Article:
Overall, I like what you did. The code snippets are small and manageable. The only downside to it is when it comes time to debug it.
What I've seen where I work is that the bug is found in the application (C#) and from debugging that you narrow it down to a single stored procedure (hopefully). Using your method, you then jump into the stored procedure to jump into a function to jump into 1 or more functions. SSMS (as far as I am aware) doesn't have nice native ability like C#'s "go to definition".
On the opposite spectrum, testing this is going to be a lot more simple and understanding the code is also a lot more simple. Reading a lengthy stored procedure (we have some 8000+ line stored procedures here at work) is VERY easy to misread things and miss potential bugs and unit testing an 8000+ line stored procedure is impossible. It also results in the code not being reused, or if it IS reused, it is copy-pasted to be reused which is not very efficient.
My only gripe with the code is the lack of comments. Having comments explaining what the code is doing and what the expected input and output are make it a lot easier to support and reuse. That being said, your code is short and sweet, so not positive that comments would help; it is just part of our coding standards. Much easier to have a rule of putting comments everywhere rather than have subjective rules like "comments only required for complex code". I've seen that before and what is complex to me may be simple to you. I know some developers really dislike the WITH syntax and would much rather use nested selects or store the results in temp tables or table variables. I am liking the function approach and I actually have a report (SSRS) that I am working on now that could benefit from this approach.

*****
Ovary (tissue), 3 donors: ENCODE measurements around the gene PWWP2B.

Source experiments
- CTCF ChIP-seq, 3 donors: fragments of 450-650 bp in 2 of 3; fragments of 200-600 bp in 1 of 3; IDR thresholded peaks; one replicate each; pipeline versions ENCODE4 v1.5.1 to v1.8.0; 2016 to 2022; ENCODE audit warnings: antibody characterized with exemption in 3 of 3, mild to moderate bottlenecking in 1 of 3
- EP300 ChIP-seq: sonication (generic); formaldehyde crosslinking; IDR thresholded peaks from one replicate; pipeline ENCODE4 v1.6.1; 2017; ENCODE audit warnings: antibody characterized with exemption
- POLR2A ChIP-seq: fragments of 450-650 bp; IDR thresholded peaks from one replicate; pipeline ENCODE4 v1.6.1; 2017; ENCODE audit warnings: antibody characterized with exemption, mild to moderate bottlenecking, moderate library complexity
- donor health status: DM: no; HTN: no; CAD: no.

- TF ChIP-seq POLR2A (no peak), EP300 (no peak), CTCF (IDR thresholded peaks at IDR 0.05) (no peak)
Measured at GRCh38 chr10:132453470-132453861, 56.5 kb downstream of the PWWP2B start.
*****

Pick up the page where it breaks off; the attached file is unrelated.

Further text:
But after reading through the whole article, I think I am going to be more inclined to try to enforce your suggestions going forward here at work. The code becomes reusable which is always a HUGE plus and if/when a bug is found, fixing it will fix it everywhere the code function is used. Having copy-pasted code means you may (likely will) need to bug fix things in more than once place when a bug is found.